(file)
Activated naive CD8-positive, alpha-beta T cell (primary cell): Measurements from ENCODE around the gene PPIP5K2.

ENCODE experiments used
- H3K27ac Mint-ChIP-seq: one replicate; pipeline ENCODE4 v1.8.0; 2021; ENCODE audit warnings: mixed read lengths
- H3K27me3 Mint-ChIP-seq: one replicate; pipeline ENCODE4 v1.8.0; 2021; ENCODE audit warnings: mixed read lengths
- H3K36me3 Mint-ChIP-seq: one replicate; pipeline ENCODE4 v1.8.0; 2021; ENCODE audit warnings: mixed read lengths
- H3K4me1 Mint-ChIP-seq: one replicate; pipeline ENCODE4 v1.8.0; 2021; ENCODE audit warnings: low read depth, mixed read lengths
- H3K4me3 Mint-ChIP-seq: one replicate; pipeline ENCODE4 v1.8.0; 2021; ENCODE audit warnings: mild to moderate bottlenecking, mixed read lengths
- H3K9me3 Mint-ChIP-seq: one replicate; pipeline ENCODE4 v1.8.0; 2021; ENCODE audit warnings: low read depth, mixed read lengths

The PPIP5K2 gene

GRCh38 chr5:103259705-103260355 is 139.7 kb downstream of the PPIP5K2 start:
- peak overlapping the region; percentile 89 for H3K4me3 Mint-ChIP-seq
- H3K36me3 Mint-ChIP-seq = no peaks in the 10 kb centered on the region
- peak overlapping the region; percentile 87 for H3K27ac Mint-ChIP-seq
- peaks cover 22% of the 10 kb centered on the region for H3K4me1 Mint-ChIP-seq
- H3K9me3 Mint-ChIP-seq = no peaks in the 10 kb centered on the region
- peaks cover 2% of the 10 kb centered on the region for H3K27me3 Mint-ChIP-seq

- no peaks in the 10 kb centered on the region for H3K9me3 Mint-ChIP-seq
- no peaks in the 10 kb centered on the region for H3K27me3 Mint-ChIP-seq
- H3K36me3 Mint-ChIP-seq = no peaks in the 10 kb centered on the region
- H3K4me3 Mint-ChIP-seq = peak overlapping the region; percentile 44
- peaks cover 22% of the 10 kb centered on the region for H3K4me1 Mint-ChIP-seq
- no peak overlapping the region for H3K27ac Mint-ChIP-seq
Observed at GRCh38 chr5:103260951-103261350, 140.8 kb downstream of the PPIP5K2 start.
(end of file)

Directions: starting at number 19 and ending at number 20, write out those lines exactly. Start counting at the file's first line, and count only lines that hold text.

- H3K36me3 Mint-ChIP-seq = no peaks in the 10 kb centered on the region
- H3K4me3 Mint-ChIP-seq = peak overlapping the region; percentile 44